Christopher Nash joins the Sons of Union Veterans of the Civil War (under Edmond Nash)
It was my pleasure as Camp Chaplain to initiate into the Sons of the Union Veterans of the Civil War my son Timothy Nash and grandson Christopher Nash (as descendants of Edmond Nash). Both also became members of my local camp upon taking the oath (Camp 2, General Israel B. Richardson, Department of Michigan). Tim joined July 25, 2002. Unlike when my other son Nathan Nash was initiated into the SUVCW, I didn’t have a speech prepared. However, for Christopher I did. His joining was extra special because he was being initiated as a junior member due to his age (8 years old). He was my camp’s first junior member. The speech given was as follows:
February 23, 2006
Dedication to Edmond Nash
Upon the joining of Christopher Nash as a Junior Member to the Sons of the Union Veterans of the Civil War:
Edmond Nash was Christopher’s fourth great-grandfather. He was one of four of our family ancestors who served in the Union Army in the Civil War. Some others were: Matthias Judd, William A. Nash, and James Swallows. At least fourteen other ancestors joined for Confederate service. Christopher, you do honor our family and Edmond Nash tonight by being here for the purpose of joining the Sons of the Union Veterans of the Civil War. You are part of a long line of our ancestors who served our country both in times of war and of peace. Although you are but eight years old, your youth should not be discounted. Christopher, you remember being in Andrew Jackson’s home in Tennessee in 2005. He was only thirteen years old when he participated in the American Revolution. Your sixth great-grandfather John Judd was also thirteen when he held the troop’s horses at King’s Mountain during that pivotal battle. It may also surprise you to learn that the youngest Civil War soldier to serve was Edward Black. At age eight years and two months, he was enlisted as a musician in Company L of the 21st Indiana Volunteer Infantry.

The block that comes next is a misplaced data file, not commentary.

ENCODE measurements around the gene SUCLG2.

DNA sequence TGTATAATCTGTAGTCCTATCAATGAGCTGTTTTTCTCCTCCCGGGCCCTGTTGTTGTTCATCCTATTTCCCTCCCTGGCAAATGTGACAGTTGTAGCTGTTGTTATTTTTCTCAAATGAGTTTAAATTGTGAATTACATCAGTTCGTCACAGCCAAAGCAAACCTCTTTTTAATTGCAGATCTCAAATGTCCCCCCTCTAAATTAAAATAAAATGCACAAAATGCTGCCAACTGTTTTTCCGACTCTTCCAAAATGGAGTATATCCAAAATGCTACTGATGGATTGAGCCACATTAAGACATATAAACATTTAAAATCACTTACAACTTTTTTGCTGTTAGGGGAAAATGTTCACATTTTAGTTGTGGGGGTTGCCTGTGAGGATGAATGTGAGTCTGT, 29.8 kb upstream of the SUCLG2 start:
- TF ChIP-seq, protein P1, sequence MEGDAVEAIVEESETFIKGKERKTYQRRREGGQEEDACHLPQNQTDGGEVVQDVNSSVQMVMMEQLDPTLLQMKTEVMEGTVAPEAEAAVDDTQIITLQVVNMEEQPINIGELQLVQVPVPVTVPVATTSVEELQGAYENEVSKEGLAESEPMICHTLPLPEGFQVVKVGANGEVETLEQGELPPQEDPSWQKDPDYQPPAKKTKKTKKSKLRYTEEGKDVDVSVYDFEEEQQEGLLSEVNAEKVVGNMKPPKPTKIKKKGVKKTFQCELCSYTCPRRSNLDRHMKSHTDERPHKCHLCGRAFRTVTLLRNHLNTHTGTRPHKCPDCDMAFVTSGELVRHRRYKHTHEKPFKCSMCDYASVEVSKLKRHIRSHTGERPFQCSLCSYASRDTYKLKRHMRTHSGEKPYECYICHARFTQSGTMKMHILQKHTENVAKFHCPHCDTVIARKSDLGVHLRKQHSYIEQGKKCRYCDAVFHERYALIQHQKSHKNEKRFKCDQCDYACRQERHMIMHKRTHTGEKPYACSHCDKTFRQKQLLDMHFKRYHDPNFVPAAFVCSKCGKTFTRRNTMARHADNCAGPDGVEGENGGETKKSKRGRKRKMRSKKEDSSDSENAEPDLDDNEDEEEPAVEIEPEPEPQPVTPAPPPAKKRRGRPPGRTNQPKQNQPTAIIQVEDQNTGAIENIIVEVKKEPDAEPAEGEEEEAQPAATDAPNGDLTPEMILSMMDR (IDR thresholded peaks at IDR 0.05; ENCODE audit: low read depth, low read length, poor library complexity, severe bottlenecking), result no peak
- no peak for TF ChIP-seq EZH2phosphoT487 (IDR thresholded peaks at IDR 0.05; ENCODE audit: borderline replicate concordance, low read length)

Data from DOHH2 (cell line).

Edmond Nash was nineteen years old when he enlisted in the Union Army. He was a farmer. He is described in the record as being 5’ 10” inches with brown eyes, black hair, and a fair complexion. We speculate that maybe he longed for adventure off the farm for the “glories” of war. Although he didn’t know it when he enlisted February 1, 1865, the war would soon be over. He was in the army for only seven months. Christopher, he was in the Mounted Infantry- which means he rode a horse and was well-schooled in going up and down those hills-in the very same area you road that horse in Cookeville last summer. You’re just a “chip off the old block!” Following his Civil War service, Edmond returned to White County, Tennessee. In 1867 he married Susannah Hitchcock. They had eleven children. Edmond Nash died at age 95. He has a G.A.R. grave marker to denote his military service. Christopher, may you like your grandpa Edmond, love your country, live long, and have a blessed life.
Christopher had a great time that night. He wore a kepi with cavalry insignia and had a toy musket. The camp members received him with open arms. Christopher was given by Senior Vice Commander Miller a home-made replica of a Civil War minie ball and two posters. His uncle Nathan Nash attended the initiation and served to photograph the event. It was a particularly proud moment for me when Christopher signed his name in the camp roll book. I had been instructing Christopher in the matter of the Civil War and Edmond Nash’s service. Christopher learned also about Abraham Lincoln. It is my hope that this experience will be the start of a life long passion for Christopher.